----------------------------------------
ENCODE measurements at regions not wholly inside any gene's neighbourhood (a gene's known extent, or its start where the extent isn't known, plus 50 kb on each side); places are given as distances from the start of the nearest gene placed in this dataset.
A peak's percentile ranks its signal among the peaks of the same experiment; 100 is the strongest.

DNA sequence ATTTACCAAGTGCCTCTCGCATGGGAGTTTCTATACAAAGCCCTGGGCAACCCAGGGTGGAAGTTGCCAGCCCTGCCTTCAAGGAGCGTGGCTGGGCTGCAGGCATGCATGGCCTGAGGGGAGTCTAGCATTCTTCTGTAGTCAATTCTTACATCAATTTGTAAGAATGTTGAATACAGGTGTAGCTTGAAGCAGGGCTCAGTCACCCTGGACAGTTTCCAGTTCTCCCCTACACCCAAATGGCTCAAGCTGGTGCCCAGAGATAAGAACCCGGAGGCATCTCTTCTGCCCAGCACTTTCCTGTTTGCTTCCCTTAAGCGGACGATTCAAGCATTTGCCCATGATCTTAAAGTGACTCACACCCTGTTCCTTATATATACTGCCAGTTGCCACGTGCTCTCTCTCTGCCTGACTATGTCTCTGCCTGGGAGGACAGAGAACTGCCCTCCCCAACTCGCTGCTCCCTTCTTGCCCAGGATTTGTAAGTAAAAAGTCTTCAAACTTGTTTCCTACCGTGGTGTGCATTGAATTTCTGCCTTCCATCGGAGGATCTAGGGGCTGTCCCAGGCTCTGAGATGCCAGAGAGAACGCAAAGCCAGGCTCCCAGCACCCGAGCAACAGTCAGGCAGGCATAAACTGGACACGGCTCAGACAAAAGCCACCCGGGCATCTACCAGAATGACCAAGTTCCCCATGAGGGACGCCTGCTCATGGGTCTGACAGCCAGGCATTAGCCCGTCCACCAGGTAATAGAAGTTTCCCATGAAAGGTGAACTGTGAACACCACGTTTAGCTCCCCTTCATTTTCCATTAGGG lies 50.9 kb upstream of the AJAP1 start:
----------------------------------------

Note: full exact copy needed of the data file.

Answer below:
ENCODE measurements at regions not wholly inside any gene's neighbourhood (a gene's known extent, or its start where the extent isn't known, plus 50 kb on each side); places are given as distances from the start of the nearest gene placed in this dataset.
A peak's percentile ranks its signal among the peaks of the same experiment; 100 is the strongest.

DNA sequence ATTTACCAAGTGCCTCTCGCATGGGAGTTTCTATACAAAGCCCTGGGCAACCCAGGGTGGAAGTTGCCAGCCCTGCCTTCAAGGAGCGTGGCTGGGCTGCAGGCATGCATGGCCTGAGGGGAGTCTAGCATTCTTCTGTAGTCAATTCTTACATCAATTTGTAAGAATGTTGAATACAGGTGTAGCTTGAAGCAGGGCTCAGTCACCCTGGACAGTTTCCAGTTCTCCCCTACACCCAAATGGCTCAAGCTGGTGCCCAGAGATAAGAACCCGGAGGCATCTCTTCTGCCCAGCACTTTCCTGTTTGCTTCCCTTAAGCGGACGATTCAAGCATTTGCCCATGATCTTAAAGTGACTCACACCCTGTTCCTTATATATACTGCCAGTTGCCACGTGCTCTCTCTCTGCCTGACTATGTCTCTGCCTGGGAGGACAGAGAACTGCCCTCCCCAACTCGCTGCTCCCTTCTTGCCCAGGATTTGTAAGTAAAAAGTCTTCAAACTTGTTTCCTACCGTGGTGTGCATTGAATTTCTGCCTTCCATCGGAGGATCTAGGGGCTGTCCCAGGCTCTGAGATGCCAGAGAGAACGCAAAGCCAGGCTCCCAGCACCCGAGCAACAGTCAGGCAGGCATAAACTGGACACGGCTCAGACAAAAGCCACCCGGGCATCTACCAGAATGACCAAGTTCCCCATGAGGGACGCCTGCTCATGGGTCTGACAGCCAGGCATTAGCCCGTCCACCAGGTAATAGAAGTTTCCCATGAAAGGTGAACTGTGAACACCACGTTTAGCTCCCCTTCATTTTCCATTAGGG lies 50.9 kb upstream of the AJAP1 start: